To the non-EA reader, it likely wouldn't seem too unlikely that the kinds of things they typically do are actually high impact.  So it may seem peculiar and unappealing for EAs to just assume [^2] that the kinds of things people typically do are not high impact.

[^1] A priori, one might think there are some reasons to presume in favour of this (and so against the EA premise), i.e. James Scott type reasons, deference to common opinion etc.

[^2] As noted, I don't think you actually do think that EAs should assume this, but labelling it as a "premise" in the "rigorous argument for EA" certainly risks giving that impression.

Nathan Young's Shortform

This is true, although for whatever reason the responses to the podcast question seemed very heavily dominated by references to MacAskill. 

This is the graph from our original post, showing every commonly mentioned category, not just the host (categories are not mutually exclusive). I'm not sure what explains why MacAskill really heavily dominated the Podcast category, while Singer heavily dominated the TED Talk category.

What actually is the argument for effective altruism?

Novelty: The high-impact actions we can find are not the same as what people who want to contribute to the common good typically do.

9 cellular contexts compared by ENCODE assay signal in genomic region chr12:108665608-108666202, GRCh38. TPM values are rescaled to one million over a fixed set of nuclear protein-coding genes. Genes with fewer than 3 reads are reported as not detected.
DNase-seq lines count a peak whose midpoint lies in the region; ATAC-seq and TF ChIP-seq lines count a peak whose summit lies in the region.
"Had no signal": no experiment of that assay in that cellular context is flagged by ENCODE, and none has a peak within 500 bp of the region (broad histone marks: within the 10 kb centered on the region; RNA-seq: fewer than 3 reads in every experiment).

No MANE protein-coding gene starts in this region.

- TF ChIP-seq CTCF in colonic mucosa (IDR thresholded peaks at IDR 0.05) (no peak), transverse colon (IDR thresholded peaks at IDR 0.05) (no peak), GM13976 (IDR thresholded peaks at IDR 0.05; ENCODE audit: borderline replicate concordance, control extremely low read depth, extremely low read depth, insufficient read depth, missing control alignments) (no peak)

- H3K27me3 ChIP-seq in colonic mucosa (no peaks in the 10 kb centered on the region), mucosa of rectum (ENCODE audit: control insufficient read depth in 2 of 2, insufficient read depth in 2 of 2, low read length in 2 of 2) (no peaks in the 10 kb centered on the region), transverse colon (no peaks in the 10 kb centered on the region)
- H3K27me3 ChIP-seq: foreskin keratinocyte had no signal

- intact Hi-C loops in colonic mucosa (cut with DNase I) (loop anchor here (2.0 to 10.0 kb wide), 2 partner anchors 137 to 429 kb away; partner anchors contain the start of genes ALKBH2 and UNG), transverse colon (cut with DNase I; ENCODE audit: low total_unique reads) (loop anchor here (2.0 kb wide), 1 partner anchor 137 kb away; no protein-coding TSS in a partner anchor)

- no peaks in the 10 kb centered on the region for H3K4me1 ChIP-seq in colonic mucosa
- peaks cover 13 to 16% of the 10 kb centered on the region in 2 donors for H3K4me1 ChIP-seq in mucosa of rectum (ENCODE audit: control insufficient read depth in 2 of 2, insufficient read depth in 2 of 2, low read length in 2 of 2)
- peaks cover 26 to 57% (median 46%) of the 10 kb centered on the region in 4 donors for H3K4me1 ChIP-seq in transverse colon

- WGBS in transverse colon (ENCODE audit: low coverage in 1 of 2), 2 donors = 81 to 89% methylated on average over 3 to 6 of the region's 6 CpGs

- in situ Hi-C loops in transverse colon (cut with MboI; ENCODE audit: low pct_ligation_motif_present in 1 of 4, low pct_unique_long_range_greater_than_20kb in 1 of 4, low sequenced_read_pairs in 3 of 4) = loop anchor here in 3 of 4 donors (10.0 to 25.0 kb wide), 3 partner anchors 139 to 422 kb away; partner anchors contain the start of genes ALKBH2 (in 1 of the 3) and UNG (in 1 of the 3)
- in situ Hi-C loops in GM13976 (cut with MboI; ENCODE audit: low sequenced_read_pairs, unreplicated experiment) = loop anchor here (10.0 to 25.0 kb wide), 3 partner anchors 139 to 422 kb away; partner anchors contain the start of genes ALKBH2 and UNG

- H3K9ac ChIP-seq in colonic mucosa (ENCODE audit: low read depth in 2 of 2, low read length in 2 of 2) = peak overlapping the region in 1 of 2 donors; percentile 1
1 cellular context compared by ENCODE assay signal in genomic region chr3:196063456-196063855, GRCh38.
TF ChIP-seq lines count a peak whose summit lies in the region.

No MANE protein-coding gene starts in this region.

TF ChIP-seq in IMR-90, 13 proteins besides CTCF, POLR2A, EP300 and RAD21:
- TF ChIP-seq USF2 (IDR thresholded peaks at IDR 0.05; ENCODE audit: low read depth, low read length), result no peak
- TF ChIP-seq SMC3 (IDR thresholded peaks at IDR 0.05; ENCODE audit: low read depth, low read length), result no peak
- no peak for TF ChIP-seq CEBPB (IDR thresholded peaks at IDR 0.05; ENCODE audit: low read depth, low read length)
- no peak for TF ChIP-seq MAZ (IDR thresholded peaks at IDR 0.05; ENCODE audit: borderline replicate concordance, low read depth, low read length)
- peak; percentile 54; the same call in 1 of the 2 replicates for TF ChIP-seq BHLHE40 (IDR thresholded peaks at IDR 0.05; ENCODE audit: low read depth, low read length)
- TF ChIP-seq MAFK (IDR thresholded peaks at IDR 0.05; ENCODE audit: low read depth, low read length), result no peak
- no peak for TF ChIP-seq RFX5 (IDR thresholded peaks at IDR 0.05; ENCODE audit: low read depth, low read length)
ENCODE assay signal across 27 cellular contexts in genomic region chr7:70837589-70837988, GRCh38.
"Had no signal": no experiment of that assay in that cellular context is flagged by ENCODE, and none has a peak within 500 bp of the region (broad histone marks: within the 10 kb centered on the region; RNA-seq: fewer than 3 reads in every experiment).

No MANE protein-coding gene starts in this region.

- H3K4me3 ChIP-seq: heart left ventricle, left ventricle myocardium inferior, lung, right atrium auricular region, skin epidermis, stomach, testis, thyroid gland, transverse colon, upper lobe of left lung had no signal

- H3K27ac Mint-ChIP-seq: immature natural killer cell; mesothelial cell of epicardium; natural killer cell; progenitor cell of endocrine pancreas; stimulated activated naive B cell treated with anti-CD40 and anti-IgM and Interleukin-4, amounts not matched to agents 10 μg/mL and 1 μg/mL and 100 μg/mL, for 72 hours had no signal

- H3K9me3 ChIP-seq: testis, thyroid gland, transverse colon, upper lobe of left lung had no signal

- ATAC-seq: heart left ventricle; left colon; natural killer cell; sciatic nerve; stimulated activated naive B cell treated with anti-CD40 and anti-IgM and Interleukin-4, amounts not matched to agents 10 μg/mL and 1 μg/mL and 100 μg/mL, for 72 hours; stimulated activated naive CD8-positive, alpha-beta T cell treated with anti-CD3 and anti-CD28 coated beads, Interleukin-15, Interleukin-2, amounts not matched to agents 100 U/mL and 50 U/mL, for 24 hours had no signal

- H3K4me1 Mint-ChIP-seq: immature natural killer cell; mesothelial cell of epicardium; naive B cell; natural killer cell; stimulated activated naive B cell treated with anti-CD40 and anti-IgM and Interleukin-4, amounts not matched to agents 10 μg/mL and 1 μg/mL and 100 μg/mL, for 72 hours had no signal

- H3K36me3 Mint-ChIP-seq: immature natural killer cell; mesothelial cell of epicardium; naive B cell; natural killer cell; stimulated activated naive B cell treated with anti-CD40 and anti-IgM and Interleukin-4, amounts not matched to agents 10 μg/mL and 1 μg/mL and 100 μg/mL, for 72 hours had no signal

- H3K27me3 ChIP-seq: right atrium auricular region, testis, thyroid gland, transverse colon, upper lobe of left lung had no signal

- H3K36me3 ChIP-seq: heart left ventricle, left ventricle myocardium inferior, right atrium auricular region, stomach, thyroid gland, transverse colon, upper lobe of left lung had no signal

It's not entirely clear to me what this means (specifically what work the "can" is doing). 

If you mean that it could be the case that we find high impact actions which we not the same are what people who want to contribute to the good would typically do,  then I agree this seems plausible as a premise for engaging in the project of effective altruism.

If you mean that the premise is that we actually can find high impact actions which are not the same as what people who want to contribute to the common good typically do, then it's not so clear to me that this should be a premise in the argument for effective altruism. This sounds like we are assuming what the results of our effective altruist efforts to search for the actions that do the most to contribute to the common good (relative to their cost) will be: that the things we discover are high impact will be different from what people typically do. But, of course, it could turn out to be the case that actually the highest impact actions are those which people typically do (our investigations could turn out to vindicate common sense, after all), so it doesn't seem like this is something we should take as a premise for effective altruism. It also seems in tension with the idea (which I think is worth preserving) that effective altruism is a question (i.e. effective altruism itself doesn't assume that particular kinds of things are or are not high impact).